U.S. Marines with Weapons Company, 1st Battalion, 7th Marine Regiment, Special Purpose Marine Air-Ground Task Force--Crisis Response--Central Command, fire a M252A2 81 mm mortar system during a live-fire training mission at Al Asad Air Base, Iraq, Oct. 24, 2015. The training allowed the Marines to maintain proficiency while also expanding their knowledge on the new weapons system. These Marines are supporting Combined Joint Task Force – Operation Inherent Resolve, which has 65 coalition partners who are committed to the goals of eliminating the threat posed by the Islamic State of Iraq and the Levant. (U.S. Marine Corps photo by Sgt. Owen Kimbrel/Released)
U.S. Marines with Weapons Company, 1st Battalion, 7th Marine Regiment, Special Purpose Marine Air-Ground Task Force--Crisis Response--Central Command, fire a M252A2 81 mm mortar system during a live-fire training mission at Al Asad Air Base, Iraq, Oct. 24, 2015. The training allowed the Marines to maintain proficiency while also expanding their knowledge on the new weapons system. These Marines are supporting Combined Joint Task Force – Operation Inherent Resolve, which has 65 coalition partners who are committed to the goals of eliminating the threat posed by the Islamic State of Iraq and the Levant. (U.S. Marine Corps photo by Sgt. Owen Kimbrel/Released)

Marines fire a M252A2 81 mm mortar system during a live-fire training mission at Al Asad Air Base, Iraq, Oct. 24, 2015.

Photo Credit: Sgt. Owen Kimbrel/Marine Corps

The build-up at al Asad offers a look at the next phase of the campaign against the Islamic State. The airfield's strategic location in western Iraq is adjacent to ISIS territory in Syria and the upper Euphrates Valley, which includes oil-rich Deir Ezzor and ISIS’s self-proclaimed capital in Raqqah.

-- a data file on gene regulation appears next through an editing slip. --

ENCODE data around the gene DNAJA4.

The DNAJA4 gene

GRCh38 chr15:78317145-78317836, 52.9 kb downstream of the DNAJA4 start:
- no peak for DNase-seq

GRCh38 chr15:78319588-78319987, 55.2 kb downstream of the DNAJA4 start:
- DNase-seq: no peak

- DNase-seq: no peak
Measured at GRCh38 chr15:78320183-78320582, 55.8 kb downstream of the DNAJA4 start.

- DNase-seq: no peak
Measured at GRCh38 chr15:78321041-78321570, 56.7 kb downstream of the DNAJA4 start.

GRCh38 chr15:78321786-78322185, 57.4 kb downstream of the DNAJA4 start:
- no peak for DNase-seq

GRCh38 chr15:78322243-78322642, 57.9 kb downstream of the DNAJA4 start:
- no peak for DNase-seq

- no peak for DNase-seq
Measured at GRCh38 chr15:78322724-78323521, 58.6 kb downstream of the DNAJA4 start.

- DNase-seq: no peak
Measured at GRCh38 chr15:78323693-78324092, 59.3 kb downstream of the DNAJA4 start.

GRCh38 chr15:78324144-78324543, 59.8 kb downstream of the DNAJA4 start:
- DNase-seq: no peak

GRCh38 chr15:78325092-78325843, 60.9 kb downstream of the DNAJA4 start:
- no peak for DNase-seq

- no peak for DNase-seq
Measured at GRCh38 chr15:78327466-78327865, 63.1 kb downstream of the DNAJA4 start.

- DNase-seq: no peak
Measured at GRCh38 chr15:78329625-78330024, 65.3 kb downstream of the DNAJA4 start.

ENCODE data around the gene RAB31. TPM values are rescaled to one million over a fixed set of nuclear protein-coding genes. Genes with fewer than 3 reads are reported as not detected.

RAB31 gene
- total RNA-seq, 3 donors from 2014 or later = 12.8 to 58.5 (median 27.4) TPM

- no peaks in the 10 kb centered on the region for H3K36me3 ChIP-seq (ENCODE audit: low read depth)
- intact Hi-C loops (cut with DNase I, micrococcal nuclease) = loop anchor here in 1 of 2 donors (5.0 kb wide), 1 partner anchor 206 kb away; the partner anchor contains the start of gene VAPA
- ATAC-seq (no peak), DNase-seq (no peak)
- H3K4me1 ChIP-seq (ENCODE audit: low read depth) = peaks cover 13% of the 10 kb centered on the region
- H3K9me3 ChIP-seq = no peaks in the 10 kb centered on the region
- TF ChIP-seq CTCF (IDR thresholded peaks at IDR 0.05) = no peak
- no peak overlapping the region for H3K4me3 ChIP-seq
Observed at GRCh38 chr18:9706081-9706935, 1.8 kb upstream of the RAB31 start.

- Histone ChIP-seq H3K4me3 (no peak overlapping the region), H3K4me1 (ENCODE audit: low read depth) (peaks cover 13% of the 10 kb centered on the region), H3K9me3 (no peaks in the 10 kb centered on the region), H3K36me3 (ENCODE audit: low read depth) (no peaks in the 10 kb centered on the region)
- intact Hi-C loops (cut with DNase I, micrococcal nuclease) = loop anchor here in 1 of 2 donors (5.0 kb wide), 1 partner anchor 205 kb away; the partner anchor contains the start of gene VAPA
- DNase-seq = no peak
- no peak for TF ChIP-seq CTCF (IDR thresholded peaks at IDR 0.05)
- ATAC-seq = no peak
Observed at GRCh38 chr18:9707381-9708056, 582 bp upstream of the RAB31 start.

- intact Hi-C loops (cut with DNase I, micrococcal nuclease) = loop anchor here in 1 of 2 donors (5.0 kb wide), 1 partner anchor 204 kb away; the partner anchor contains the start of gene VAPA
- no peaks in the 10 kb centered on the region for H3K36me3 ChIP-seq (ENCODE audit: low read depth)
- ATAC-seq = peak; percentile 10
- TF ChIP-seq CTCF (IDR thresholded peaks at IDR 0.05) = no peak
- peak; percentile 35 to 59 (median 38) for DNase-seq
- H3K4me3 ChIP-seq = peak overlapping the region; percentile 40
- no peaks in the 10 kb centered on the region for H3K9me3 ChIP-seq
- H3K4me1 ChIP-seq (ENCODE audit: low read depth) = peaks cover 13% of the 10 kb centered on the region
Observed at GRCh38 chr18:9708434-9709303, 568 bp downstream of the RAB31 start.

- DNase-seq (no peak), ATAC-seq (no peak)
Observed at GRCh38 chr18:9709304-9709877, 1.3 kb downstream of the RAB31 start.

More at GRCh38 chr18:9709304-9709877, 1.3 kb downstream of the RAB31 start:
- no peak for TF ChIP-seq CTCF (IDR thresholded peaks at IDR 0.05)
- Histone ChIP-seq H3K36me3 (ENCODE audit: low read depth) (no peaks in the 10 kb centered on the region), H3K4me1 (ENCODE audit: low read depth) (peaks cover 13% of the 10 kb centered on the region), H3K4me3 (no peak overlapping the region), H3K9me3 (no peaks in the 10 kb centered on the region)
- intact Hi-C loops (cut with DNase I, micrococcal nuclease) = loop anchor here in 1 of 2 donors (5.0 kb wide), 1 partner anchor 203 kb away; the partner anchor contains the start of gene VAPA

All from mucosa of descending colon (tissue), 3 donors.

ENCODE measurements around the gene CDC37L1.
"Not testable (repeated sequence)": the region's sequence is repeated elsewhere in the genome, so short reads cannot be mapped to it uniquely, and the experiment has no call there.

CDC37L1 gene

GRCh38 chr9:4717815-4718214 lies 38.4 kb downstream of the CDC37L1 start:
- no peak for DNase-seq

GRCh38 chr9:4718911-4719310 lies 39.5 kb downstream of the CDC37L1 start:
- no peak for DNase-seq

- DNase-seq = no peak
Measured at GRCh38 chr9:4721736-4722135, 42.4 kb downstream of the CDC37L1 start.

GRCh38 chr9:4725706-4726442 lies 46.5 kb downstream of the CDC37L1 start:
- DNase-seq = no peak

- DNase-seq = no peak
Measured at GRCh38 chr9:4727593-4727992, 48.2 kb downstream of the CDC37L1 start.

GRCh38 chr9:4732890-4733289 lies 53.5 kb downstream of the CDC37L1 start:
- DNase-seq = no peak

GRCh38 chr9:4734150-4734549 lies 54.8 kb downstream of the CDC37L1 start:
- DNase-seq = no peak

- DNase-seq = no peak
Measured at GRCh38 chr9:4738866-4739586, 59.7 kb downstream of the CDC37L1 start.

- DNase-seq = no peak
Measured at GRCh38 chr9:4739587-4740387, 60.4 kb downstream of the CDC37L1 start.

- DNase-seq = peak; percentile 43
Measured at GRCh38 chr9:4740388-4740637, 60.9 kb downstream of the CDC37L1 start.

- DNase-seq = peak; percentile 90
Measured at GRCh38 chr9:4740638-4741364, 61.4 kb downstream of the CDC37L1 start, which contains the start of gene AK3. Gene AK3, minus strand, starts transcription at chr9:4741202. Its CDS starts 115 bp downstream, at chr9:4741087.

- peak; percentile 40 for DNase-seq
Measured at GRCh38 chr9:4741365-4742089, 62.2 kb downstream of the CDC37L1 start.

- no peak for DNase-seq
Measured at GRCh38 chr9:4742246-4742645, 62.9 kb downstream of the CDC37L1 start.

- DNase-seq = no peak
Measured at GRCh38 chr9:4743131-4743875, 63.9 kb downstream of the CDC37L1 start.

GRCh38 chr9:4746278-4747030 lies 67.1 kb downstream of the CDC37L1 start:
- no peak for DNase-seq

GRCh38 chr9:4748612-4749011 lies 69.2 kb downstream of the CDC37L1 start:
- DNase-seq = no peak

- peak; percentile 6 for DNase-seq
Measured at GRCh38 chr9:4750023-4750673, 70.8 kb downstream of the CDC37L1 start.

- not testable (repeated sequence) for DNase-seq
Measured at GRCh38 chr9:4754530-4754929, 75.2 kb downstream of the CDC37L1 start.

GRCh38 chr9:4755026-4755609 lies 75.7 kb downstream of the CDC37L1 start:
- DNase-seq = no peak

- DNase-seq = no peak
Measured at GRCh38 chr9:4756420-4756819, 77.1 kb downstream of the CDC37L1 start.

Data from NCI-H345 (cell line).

Dorian said the part of the Euphrates River Valley near Baghdad is "secure," including Fallujah, Ramadi. But U.S. and Iraqi control is limited beyond Haditha.

"Once you get further out, out toward the Syrian border to Haditha and beyond, this is really where Daesh has a significant presence," Dorian said.

"We still see significant Daesh presence out in the periphery. These are less populated areas and certainly less desirable areas for Daesh, but it is also a place where they continue to try to reconstitute, and make trouble in order to try to deflect attention away from higher priorities like Mosul."

After the 2003 U.S. invasion, al Asad became one of the largest American air bases in Iraq. It was known among Marines as "Camp Cupcake" because of its amenities that included fitness centers and high-quality dining facilities.

Since the return of U.S. forces to Iraq in 2014, al Asad has been the site of American-led training efforts for the Iraqi security forces. There, the U.S. military also maintains an M142 High Mobility Artillery Rocket System

, or HIMARS, which can deliver long-range precision strikes.

The air base is secure and does not abut any major cities. In March, a

group of ISIS suicide bombers got inside the installation and killed three Iraqi soldiers. No Americans were injured in that attack.